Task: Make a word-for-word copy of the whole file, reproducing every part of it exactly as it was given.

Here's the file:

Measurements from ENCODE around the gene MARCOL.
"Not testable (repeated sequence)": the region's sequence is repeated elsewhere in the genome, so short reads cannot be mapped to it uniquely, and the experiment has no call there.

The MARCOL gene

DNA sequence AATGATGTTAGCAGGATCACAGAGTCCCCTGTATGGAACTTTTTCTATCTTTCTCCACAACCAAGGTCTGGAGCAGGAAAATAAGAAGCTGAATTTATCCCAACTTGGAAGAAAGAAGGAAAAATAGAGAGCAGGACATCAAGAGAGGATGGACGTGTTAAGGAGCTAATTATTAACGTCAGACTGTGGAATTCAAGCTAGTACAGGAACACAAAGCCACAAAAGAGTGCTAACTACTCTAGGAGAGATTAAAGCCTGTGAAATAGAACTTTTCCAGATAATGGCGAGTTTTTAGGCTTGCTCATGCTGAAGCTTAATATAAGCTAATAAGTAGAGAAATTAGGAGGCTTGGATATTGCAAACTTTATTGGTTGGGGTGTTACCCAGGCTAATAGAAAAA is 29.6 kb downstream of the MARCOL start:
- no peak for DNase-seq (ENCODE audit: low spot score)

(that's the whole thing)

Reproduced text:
Measurements from ENCODE around the gene MARCOL.
"Not testable (repeated sequence)": the region's sequence is repeated elsewhere in the genome, so short reads cannot be mapped to it uniquely, and the experiment has no call there.

The MARCOL gene

DNA sequence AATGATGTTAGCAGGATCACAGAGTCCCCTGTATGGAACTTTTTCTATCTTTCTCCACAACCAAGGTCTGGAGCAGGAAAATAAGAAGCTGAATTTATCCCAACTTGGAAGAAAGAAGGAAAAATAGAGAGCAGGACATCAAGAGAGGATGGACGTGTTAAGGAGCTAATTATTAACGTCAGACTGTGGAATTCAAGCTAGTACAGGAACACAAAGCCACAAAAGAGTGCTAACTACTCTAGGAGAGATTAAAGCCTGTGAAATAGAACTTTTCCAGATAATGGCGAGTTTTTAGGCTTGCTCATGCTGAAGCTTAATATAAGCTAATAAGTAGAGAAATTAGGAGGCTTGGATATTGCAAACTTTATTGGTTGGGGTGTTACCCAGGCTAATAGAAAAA is 29.6 kb downstream of the MARCOL start:
- no peak for DNase-seq (ENCODE audit: low spot score)